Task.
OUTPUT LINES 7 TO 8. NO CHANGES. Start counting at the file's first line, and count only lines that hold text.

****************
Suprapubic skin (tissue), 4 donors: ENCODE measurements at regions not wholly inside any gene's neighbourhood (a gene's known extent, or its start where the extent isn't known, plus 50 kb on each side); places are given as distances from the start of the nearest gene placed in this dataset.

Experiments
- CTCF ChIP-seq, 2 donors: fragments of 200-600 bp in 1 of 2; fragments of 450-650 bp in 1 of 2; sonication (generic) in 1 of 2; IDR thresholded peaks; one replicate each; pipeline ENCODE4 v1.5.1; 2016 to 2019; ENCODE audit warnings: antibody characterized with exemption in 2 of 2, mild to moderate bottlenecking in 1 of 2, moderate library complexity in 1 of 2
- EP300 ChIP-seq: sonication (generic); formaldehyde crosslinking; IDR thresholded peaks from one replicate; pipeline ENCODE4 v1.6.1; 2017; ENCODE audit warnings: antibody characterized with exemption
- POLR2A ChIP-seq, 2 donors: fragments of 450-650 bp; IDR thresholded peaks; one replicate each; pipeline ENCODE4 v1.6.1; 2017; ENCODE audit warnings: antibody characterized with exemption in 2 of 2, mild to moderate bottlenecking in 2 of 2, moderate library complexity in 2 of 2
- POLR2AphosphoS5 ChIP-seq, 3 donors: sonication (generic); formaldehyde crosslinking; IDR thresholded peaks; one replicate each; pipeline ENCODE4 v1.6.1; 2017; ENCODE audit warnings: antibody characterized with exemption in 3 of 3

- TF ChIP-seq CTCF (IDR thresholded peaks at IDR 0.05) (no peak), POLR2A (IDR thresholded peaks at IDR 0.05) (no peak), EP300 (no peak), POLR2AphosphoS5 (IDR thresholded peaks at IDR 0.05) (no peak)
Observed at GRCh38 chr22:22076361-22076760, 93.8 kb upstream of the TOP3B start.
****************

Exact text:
- TF ChIP-seq CTCF (IDR thresholded peaks at IDR 0.05) (no peak), POLR2A (IDR thresholded peaks at IDR 0.05) (no peak), EP300 (no peak), POLR2AphosphoS5 (IDR thresholded peaks at IDR 0.05) (no peak)
Observed at GRCh38 chr22:22076361-22076760, 93.8 kb upstream of the TOP3B start.